The music itself is a treat from start to finish. The high harmonies are as exquisite as ever, although I don't think they have the same boogie bounce as the originals. Highlights for me are the beautiful Put Me On The Trail To Carolina and Southern Moon which is tailor made for the Louvin's. Alton Delmore was a class writer, having a hand in nine of the songs chosen. Nashville Blues is another which could have been written especially for Ira and Charlie as is Sand Mountain Blues, their northern Alabama hometown. Yandell's picking is also worthy of mention, just listen to his acoustic playing on the likes of Weary Lonesome Blues and Midnight Special. The whole project is as enjoyable to listen to today as it must have been when they recorded it nearly forty years ago.

    There you have it, twenty four classic tracks for less than a tenner. This series is providing some real gems and should be supported. Go get it, it's like an indoor toilet, every house should have one.

    Shaun Mather February 1999.



    TexPhilShaun.jpgI've Had It* / My Heartbeat* - Peanuts Wilson
    Rock-ola Ruby / Sweet Rockin' Baby - Sonny West
    Tease* - Don Lanier & Roses
    Tryin' To Get To You* / So Long, Good Luck & Goodbye - Sale Of Broken Hearts* - Weldon Rogers
    All A Your Love / When Sin Stops Love Begins - The Nighthawks
    Talk About My Baby - Sonny Curtis
    Whatcha Gonna Do - Earl Henry
    You've Got Everything*/ Paper Boy* - Peanuts Wilson
    Honey,Honey* - Gary Tollett
    Queen Of Love* / Good Time Girl* - The Nighthawks
    I Just Want Your Love* / Blue Baby* - Wes Bryan
    Midnight Monster Hop - Jack & Jim
    My Babe - Ronnie Smith
    Starlight - Jack Huddle
    You've Got Love / Cast Iron Arm - Peanuts Wilson
    * Denotes Unissued

    Like the title says, 24 tracks, mainly prime West Texan Bop, centred around Clovis and Norman Petty's legendary studio that helped introduce Texan talent to an unsuspecting world audience, all tracks being from the Golden era 1956-60. There are 12 unreleased tracks here too as if the thought of Peanuts, Sonny(s) and Jack Huddle didn't already have you drooling like Homer Simpson with a bucket of nachos.

    Whatever the still untangled complex of financial wranglings that taint Norman Petty's reputation, there's no doubting that his Clovis studio allied with his commercial ear must have seemed like manna from heaven for these young rockers, perhaps sparked into action by an early cataclysmic performance by Elvis and his Blue Moon Boys in some rural backwater high school gym. From his early dabblings with Buddys Knox and Holly, Norman capitalised on his musical contacts in the New York music biz and took his studio's distinctive sound to a greater audience. Here we have 24 songs that did not sell a million, but quantity has never equated quality (ref career of Pat Boone!).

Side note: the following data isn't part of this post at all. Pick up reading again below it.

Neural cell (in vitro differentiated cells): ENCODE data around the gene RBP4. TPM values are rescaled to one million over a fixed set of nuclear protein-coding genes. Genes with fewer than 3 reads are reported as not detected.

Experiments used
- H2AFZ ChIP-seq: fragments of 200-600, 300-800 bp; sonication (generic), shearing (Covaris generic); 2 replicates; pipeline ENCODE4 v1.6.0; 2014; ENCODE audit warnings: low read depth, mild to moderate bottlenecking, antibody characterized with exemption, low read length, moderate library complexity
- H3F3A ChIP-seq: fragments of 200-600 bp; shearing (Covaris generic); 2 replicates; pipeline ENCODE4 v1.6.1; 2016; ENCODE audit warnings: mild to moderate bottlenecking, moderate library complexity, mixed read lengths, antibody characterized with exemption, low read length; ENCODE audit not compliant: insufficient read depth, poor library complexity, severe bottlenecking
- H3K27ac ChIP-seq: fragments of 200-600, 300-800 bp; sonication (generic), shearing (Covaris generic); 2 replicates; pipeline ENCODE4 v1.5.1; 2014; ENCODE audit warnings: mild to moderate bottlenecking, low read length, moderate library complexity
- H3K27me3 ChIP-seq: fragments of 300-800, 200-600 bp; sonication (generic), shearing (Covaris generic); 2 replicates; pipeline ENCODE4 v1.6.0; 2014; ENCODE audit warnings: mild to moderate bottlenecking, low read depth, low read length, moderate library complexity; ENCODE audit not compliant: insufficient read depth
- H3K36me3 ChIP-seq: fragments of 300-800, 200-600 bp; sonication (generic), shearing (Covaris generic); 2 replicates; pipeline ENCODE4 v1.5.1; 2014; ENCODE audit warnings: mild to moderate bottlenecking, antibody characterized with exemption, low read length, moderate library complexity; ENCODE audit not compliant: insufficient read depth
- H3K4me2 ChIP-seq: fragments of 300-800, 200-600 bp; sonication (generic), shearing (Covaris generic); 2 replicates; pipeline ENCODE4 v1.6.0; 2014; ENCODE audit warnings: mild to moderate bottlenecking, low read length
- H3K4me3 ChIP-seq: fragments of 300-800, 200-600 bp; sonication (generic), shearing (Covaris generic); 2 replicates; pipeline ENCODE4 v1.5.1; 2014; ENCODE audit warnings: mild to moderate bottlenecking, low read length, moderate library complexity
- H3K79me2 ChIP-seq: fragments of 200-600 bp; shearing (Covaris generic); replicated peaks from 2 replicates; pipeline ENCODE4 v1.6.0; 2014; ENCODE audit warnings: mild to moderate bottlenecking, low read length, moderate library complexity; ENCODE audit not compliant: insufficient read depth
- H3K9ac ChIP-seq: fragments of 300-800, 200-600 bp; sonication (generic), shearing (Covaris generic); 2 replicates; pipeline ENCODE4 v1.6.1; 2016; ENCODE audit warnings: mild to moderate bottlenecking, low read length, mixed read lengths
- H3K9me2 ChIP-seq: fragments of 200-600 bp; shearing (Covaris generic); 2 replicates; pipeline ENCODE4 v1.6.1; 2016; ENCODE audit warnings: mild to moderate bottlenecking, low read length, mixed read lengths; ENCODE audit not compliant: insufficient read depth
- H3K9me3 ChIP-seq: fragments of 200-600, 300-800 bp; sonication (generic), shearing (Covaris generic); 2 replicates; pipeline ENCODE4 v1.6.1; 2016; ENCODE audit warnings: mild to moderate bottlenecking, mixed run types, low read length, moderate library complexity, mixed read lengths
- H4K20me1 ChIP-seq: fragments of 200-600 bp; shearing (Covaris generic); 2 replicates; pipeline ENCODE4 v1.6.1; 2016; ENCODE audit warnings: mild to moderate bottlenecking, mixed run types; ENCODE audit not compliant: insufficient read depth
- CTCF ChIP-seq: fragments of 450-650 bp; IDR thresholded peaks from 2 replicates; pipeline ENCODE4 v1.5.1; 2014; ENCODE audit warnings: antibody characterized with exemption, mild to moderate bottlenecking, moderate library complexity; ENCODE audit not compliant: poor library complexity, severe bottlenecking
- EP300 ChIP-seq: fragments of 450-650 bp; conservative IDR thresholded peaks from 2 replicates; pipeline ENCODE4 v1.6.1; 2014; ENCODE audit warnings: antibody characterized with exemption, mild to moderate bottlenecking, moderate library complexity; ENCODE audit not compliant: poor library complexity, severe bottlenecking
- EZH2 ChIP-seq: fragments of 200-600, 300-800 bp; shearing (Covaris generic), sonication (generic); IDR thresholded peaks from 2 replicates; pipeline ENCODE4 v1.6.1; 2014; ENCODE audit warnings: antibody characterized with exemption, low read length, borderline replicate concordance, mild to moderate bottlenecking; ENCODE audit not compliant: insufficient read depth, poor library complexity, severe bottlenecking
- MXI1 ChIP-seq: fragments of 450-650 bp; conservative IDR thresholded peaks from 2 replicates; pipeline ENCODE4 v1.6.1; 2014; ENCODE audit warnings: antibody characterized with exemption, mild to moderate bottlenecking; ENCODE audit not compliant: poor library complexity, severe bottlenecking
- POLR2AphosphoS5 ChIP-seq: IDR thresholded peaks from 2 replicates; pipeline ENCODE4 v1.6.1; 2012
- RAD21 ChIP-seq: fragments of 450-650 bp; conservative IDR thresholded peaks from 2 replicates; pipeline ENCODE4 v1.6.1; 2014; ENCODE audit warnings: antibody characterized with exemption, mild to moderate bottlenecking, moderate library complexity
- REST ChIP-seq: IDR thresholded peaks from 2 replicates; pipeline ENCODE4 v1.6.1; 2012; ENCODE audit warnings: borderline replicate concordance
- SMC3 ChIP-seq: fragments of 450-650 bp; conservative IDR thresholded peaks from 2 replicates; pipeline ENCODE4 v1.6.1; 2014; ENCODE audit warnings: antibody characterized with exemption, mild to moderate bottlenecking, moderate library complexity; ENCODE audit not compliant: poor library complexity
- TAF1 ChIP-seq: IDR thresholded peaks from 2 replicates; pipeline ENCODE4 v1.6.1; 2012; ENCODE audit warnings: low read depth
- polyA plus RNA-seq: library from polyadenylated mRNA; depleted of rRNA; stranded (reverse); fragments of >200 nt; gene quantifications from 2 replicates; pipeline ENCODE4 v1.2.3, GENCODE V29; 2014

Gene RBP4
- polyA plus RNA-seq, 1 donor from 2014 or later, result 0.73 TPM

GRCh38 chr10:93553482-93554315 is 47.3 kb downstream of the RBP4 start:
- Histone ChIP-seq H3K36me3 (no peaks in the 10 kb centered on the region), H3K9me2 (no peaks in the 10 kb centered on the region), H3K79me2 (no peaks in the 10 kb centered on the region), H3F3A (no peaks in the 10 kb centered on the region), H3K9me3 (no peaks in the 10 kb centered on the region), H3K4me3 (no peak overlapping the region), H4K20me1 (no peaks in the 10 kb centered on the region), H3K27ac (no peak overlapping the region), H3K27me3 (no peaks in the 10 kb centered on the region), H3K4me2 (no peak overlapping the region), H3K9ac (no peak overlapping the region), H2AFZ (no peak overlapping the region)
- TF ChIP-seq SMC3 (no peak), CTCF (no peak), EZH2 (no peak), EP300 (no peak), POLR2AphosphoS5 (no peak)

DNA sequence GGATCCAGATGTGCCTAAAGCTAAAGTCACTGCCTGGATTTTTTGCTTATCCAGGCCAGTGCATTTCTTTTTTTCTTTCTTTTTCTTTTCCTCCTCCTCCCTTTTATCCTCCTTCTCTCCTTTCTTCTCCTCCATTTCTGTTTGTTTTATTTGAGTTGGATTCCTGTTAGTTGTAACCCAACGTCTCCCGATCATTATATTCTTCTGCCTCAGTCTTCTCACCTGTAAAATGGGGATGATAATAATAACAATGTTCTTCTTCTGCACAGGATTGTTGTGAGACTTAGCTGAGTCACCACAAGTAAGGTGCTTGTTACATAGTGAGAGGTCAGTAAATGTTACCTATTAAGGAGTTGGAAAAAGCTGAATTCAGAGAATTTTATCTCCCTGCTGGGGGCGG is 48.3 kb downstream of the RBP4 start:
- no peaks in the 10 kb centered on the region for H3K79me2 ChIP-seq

CD opens with an unreleased goodie by Peanuts Wilson, I've Had It (not the Bellnotes song), moves nicely,good vocal and sax break probably the same guy who played on cast Iron Arm. My Heartbeat is more poppy with the Roses backing vocals more prominent. Both titles written by Roy Orbison and the diminutive Peanuts.

    Ooh mama, then we come to Sonny (as billed here or Sonnee elsewhere) West's absolutely dazzling pairing of Rock Ola Ruby and Sweet Rockin' Baby. Worth the price of admission alone, can't believe there's someone out there who hasn't heard these, if so you're in for a real treat. Excellent sound, much clearer than on those repro 45's. Good news too for Rollercoaster Records(who licensed these and other cuts) are to issue a Sonny West CD in the future. Label owned by Holly author and box set compiler John Beecher.

    Unissued song by Don Lanier and Roses, Tease, is a good chugging rocker. Co written by Don and Jimmy Bowen. Three Weldon Rogers tracks follow, the superb So Long, Good Luck & Goodbye and 2 unissued, his take on the Eagles Tryin' To Get To You (not a patch on the more famous cover versions) and a Cash styled Sale Of Broken Hearts. Weldon and girlfriend Jean (who played accordion sometimes the Teen Kings!) set up the legendary Je-Wel label. There is a cd on Bear family of Weldon's material if you need a further fix.

    The Nighthawks provide the original version of When Sin Stops Love Begins from 1958, covered of couse by future country legend Waylon Jennings and produced by Charles Hardin himself. The Nighthawks and their Crickets alike All A Your Love (I'm sure they sing All Of not A, but then I am a retired teacher!) well worth a listen. The Roses are there too, great production on these by Norman.

    Recorded in Nov 1958 but not issued until May 1960, we have Sonny Curtis' (backed by Jerry, Joe B., Roses and Vi) Talk About My Baby, typical Clovis sound. More Holly/ Crickets connection with Earl Henry (Sinks) Whatcha Gonna Do backed by the Big Beats this came out on Dot in in 58. Good to hear this again. He later produced Merle Haggard.